After moving back to New York City Nass began to host dinners in her shoebox apartment for her friends, “these dinners that I was hosting, which I really organized because I wanted to cook for people, I also did because I wanted to way to meet new people," says Nass. “I would tell all my friends please bring one person that everyone can meet, and make new friends. Art was really the springboard for conversation. As you'll see my apartment is full of my artwork, artwork of artist friends, of mine and art pieces I've collected."From this ritual, Victory Club materialized. Nass began hosting events through the club and has hosted elaborate dinners in New York, the Hamptons, Miami, Nashville, London, Rome and Vienna in just three years. With most of the club members located in New York members pay $100 monthly for invitations to private dinners and discounts to public events. Each event differs in style and format, created and cultivated by Nass who fuses “the culinary [and] visual arts" together. On top of conceptualising the food, she hand paints the menu cards and designs the place settings, to align with the artist's vision.
Following the success of Victory Club, Nass launched Chefanie Sheets. The chef, who jokingly acknowledges her perceived persona as “the cake girl", decided to market the sheets after her dessert accessory began to be popular with her social media following. Since the collection was released, Chefanie Sheets have been featured on the Today Show and Nass has appeared in various digital channels with the product, including Refinery29, Instyle and Business Insider.
Despite Nass' tremendous success, she shows no sign of stopping. In the next five to ten years the young entrepreneur hopes to open her very own store which she describes as “not your typical bakery." But don't expect to only see the baking mogul's signature cakes, as she plans to venture into prepared catering, premade food featuring her family's and her own recipes.
“For me my way to spend a day is taking on a challenging project and completing it," says Nass, whose success stems not only from her talents and artistic ideas, but most of all her dedication to hard work. She is a model of social media success story, networking both in person and electronically to develop a self-identified brand. This may seem like a difficult undertaking, but for Nass this has been her technique from the beginning.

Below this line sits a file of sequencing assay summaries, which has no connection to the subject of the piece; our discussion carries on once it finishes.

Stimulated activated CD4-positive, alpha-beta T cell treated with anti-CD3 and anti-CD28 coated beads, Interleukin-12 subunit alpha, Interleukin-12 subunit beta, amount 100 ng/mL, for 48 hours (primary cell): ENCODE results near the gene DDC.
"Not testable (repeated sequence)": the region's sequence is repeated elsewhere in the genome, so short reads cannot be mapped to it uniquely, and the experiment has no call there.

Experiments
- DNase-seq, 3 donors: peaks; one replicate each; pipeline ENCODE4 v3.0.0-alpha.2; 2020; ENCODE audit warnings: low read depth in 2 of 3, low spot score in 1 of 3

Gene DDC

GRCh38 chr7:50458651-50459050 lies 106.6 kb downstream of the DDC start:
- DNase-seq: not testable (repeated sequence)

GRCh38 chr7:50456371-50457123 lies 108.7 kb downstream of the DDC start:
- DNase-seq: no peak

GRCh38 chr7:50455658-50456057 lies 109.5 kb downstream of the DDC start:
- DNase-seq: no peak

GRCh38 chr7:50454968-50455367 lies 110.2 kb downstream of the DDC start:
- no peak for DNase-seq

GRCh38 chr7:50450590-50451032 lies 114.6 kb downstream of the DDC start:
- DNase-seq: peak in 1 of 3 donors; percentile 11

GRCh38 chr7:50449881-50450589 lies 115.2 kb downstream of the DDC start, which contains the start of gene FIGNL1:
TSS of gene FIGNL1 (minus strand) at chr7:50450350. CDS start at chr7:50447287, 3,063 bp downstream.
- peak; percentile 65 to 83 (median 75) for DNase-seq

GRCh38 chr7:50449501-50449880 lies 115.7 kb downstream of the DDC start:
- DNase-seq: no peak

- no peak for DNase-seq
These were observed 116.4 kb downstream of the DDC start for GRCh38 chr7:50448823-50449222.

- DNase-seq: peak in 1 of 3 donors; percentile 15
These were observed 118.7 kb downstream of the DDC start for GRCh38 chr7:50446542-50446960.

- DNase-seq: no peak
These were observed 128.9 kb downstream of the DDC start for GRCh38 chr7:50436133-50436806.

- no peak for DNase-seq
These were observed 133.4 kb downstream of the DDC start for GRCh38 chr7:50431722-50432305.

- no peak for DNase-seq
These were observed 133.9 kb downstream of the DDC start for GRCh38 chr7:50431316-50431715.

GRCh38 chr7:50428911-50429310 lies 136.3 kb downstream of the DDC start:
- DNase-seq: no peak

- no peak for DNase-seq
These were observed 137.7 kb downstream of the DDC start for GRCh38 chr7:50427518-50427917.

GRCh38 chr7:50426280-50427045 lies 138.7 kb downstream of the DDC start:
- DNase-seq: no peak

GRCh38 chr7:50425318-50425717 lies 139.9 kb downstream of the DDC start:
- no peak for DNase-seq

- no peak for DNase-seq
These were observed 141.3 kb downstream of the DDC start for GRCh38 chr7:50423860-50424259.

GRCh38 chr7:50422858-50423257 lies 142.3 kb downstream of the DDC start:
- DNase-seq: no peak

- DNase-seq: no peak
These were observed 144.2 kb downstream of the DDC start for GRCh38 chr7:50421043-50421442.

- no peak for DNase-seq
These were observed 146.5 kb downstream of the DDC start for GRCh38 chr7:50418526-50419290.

3 min read
Email email@example.com to get the advice you need!
Help! My Friend Is a No Show
Dear Armchair Psychologist,
I have a friend who doesn't reply to my messages about meeting for dinner, etc. Although, last week I ran into her at a local restaurant of mine, it has always been awkward to be friends with her. Should I continue our friendship or discontinue it? We've been friends for a total four years and nothing has changed. I don't feel as comfortable with her as my other close friends, and I don't think I'll ever be able to reach that comfort zone in pure friendship.
Dear Sadsies,I am sorry to hear you've been neglected by your friend. You may already have the answer to your question, since you're evaluating the non-existing bond between yourself and your friend. However, I'll gladly affirm to you that a friendship that isn't reciprocated is not a good friendship.
I have had a similar situation with a friend whom I'd grown up with but who was also consistently a very negative person, a true Debby Downer. One day, I just had enough of her criticism and vitriol. I stopped making excuses for her and dumped her. It was a great decision and I haven't looked back. With that in mind, it could be possible that something has changed in your friend's life, but it's insignificant if she isn't responding to you. It's time to dump her and spend your energy where it's appreciated. Don't dwell on this friend. History is not enough to create a lasting bond, it only means just that—you and your friend have history—so let her be history!
- The Armchair Psychologist